Caregiver.com

For About and By Caregivers


Subscribe to our bi-monthly publication Today's Caregiver magazine

  + Larger Font | - Smaller Font



ARTICLES / General /Careful in the Kitchen / Other Articles

Share This Article

Careful in the Kitchen

By Jennifer Bradley, Staff Writer

(Page 3 of 5)

The U.S. Food and Drug Administration offers some guidelines for proper food prep at home. First, “clean.” Wash hands and surfaces often and well. Bacteria can be found throughout a kitchen, including on utensils, cutting boards, sponges and countertops. Use warm water and soap for all washing of hands and cooking supplies. When cutting boards develop worn and hard to clean surfaces, they should be replaced. A loved one may consider paper towels just extra waste, but they are very good at preventing bacteria buildup.

Next, “separate.” Cross-contamination is how bacteria is spread, especially when handling raw meat, poultry and seafood.  Separate these foods from other foods in a shopping cart and also in the refrigerator. Use different cutting boards for them as well. Wash utensils and other dishes after coming in contact with raw meat, poultry, seafood, eggs and unwashed fresh produce. A big
“no-no” is putting cooked food on the same plate the raw was on previously. Bacterial residue on the plate could contaminate the cooked food.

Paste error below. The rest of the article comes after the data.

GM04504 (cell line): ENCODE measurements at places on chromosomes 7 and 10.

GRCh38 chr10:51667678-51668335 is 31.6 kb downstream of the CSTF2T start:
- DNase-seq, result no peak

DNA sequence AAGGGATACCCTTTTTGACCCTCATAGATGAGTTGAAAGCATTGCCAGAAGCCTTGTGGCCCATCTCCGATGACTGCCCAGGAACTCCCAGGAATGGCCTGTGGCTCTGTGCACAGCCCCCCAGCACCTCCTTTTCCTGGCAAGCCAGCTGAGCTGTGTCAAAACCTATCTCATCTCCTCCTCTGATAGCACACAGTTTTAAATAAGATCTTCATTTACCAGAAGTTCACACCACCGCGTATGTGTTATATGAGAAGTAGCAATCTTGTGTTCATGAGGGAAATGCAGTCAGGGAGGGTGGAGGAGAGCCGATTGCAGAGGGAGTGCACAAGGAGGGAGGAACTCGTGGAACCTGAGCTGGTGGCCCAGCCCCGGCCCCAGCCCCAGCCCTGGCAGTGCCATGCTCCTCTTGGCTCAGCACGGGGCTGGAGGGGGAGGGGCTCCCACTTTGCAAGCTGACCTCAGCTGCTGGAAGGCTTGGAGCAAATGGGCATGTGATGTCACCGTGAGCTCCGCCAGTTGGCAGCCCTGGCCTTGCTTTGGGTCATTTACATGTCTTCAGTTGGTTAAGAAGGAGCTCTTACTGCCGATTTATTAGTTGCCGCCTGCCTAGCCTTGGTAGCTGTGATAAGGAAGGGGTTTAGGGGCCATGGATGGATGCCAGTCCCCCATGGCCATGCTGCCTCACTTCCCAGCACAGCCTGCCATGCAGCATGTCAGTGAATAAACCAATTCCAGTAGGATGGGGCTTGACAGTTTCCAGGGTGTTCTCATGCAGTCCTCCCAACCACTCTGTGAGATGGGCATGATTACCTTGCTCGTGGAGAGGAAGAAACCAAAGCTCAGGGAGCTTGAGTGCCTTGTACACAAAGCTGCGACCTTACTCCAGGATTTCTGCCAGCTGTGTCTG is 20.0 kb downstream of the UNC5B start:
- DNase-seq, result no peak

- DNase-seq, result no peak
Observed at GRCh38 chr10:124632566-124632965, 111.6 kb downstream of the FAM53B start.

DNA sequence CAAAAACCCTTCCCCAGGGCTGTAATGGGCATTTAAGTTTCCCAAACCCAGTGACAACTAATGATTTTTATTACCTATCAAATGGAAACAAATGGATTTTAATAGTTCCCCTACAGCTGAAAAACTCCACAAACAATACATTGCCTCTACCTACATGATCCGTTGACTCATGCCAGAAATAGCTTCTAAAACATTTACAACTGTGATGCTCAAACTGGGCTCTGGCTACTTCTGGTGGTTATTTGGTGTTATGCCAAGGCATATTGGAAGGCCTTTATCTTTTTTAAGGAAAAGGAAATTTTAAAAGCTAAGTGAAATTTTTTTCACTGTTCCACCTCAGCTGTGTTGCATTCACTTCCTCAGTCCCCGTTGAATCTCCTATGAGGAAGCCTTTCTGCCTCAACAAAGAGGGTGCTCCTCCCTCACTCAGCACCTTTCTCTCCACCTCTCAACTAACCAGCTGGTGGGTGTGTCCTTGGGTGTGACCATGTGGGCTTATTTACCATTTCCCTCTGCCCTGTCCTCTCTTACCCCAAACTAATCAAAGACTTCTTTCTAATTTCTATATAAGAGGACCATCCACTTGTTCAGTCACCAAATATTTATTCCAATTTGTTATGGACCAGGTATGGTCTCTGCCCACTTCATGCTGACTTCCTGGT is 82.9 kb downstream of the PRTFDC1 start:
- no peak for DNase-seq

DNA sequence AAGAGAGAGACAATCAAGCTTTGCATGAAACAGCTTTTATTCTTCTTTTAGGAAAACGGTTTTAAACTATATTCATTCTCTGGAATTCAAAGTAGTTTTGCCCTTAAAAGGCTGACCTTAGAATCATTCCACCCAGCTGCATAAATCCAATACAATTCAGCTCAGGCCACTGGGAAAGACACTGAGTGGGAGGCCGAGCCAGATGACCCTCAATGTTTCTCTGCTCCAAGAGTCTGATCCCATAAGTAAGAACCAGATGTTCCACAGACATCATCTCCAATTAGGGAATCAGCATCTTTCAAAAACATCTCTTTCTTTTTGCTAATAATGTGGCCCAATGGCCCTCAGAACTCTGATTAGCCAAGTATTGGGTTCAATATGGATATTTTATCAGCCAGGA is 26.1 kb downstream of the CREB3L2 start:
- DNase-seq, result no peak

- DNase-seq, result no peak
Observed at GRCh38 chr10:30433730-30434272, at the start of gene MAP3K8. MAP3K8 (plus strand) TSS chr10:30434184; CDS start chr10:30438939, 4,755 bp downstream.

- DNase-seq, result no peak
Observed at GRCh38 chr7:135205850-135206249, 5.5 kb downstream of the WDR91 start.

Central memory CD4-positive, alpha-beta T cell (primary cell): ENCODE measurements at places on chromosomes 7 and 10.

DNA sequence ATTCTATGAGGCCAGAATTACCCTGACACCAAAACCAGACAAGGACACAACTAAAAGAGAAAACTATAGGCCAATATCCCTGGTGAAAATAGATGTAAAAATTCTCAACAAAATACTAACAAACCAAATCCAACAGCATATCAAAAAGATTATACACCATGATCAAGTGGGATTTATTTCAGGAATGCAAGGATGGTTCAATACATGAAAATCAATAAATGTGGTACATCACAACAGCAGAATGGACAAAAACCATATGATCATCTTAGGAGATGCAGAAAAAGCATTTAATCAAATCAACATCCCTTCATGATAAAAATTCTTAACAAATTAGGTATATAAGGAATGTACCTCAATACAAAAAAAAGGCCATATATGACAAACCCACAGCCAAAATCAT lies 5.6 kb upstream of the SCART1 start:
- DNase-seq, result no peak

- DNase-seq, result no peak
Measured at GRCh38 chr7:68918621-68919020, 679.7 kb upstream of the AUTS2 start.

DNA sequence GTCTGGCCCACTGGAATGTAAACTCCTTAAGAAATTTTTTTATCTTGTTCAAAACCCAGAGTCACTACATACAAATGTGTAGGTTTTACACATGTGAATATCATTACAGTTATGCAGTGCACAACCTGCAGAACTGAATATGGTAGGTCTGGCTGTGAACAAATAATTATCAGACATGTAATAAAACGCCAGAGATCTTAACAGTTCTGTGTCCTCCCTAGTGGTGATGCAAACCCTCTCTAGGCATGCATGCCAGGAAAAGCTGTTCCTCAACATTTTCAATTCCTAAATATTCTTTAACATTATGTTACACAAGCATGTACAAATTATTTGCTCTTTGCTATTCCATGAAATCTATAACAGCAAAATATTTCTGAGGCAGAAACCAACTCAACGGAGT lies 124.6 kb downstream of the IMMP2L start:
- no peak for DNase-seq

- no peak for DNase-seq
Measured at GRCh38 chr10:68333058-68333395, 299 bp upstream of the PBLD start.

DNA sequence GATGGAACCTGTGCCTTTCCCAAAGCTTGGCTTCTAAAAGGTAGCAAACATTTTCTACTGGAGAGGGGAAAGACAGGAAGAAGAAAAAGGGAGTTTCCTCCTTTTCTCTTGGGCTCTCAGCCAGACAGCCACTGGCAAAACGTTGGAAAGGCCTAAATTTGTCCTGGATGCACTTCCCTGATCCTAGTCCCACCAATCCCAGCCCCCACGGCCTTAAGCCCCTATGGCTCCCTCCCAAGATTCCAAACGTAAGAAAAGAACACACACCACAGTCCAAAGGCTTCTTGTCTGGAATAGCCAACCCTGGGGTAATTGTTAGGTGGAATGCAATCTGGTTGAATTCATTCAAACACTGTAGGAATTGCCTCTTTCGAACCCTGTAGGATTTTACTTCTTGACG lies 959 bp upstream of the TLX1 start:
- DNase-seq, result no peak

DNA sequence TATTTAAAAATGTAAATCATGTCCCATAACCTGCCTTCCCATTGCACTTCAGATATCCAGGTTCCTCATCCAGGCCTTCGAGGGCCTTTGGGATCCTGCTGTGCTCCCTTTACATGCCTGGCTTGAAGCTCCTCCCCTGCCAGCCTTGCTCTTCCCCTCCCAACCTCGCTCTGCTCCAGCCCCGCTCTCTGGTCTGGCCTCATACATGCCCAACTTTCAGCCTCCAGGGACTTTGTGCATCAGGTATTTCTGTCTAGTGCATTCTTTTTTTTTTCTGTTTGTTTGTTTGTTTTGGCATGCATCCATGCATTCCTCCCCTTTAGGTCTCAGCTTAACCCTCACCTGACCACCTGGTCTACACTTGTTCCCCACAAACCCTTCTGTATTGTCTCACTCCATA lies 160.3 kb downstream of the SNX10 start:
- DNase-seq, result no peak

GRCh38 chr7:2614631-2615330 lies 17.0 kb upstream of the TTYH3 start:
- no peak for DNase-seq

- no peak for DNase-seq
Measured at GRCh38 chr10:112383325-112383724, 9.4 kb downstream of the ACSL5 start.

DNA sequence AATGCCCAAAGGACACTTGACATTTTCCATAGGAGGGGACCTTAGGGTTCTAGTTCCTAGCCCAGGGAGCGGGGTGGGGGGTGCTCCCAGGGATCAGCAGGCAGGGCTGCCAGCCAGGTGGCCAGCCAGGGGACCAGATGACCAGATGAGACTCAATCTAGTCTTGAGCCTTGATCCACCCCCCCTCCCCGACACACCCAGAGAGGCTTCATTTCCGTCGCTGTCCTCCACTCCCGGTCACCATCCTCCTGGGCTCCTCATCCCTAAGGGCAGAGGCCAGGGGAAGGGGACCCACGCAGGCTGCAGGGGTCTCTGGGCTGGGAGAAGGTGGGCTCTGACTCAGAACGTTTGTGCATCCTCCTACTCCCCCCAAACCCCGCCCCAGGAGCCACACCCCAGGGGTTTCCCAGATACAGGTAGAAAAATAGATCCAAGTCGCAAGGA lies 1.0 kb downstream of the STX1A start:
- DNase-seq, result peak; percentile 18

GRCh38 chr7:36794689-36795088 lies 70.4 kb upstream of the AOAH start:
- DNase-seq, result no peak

After separating, “cook” foods to proper temperatures. The FDA explains that foods are cooked safely when heated for a long enough time and at a high enough temperature to kill the harmful bacteria. There are many guidelines available for temperatures to watch for when cooking a variety of foods.

Finally, the FDA advises seniors to “chill,” and not in the way a teenager would mean! While stored at room temperature, bacteria in food may double every 20 minutes. Caregivers should teach a loved one to refrigerate foods quickly to keep bacteria at bay. Many people believe it’s not good to put hot food in a refrigerator, but the FDA says it keeps a person safe to do so.

With some simple guidelines, a caregiver can show their loved one how to eat safely at home and avoid problems down the road.

Eating Out

The McDonald’s trend hit the United States in the late 1950s, and has grown into a full-blown way of life since then. No longer is eating out a “treat” for a special occasion, such as a birthday, anniversary or first date. Sure, people may still dine at a fancier restaurant for those times, but grabbing a sandwich or salad is a regular habit.  Today, nearly 50 percent of the money spent on food goes toward meals that other people prepare.

 

  1 2 3 4 5



Printable Version Printable Version

 

 

Related Articles

The Long Distance Caregiver

Empty Refrigerators Could Equal Poor Health for Seniors

Carenote 09/18/08